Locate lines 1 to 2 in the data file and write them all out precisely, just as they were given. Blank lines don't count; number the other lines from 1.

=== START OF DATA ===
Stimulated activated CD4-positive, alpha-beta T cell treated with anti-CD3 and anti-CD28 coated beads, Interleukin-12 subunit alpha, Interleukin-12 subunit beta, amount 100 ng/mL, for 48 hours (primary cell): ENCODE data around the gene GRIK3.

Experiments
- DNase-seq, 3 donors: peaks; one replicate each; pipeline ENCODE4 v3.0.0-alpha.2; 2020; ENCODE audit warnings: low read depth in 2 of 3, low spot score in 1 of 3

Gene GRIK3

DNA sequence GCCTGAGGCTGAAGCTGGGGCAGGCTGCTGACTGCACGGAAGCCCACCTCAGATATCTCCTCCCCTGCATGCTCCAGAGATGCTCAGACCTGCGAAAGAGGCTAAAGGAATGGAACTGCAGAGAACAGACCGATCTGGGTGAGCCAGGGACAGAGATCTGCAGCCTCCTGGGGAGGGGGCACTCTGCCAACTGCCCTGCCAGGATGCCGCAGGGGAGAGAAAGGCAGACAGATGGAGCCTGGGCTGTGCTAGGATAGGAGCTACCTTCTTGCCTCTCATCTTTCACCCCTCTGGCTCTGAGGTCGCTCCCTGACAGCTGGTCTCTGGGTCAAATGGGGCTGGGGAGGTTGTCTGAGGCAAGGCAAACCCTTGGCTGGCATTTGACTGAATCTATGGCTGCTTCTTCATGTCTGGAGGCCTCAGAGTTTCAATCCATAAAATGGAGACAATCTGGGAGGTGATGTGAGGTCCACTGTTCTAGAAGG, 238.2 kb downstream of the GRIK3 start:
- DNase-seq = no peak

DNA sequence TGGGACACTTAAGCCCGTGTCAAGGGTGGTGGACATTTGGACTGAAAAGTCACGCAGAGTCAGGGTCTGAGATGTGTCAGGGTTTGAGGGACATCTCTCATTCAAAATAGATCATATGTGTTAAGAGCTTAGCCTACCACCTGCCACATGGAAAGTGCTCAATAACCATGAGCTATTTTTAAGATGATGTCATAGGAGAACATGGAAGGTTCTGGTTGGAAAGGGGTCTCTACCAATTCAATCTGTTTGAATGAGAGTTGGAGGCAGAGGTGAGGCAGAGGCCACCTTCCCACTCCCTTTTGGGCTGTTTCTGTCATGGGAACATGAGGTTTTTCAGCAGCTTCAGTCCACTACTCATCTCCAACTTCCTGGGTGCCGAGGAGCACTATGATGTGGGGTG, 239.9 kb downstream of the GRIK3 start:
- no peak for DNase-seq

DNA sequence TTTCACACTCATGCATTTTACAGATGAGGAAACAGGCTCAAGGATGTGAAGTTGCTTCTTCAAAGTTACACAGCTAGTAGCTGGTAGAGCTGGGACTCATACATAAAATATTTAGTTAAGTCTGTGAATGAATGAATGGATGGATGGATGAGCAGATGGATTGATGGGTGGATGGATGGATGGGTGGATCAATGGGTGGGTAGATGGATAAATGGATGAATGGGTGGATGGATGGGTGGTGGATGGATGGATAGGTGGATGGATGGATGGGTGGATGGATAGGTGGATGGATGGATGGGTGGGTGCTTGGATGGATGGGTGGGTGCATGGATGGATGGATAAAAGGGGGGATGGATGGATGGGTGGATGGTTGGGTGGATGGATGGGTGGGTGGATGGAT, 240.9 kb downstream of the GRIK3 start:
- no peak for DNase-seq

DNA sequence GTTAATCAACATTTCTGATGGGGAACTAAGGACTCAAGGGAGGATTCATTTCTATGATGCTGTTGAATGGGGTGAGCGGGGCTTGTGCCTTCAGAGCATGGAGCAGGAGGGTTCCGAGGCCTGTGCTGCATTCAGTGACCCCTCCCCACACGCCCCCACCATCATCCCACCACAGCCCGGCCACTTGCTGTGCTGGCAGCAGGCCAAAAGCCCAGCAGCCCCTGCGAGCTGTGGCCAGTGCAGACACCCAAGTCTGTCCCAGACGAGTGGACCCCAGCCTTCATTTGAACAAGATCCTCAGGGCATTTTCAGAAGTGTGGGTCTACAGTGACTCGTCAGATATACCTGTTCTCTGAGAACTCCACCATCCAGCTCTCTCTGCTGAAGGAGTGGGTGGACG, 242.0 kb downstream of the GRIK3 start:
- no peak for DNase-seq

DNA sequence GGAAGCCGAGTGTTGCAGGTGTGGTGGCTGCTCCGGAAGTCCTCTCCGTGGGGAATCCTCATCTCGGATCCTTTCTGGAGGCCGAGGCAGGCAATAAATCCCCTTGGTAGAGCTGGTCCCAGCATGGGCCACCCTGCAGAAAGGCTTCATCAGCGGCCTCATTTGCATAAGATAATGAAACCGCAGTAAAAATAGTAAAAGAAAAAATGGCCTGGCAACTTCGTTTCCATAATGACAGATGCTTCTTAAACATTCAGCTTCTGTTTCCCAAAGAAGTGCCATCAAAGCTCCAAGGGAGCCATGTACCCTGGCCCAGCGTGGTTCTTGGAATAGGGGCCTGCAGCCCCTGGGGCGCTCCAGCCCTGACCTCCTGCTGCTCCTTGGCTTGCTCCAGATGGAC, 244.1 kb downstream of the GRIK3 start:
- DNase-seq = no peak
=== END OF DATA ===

Stimulated activated CD4-positive, alpha-beta T cell treated with anti-CD3 and anti-CD28 coated beads, Interleukin-12 subunit alpha, Interleukin-12 subunit beta, amount 100 ng/mL, for 48 hours (primary cell): ENCODE data around the gene GRIK3.

Experiments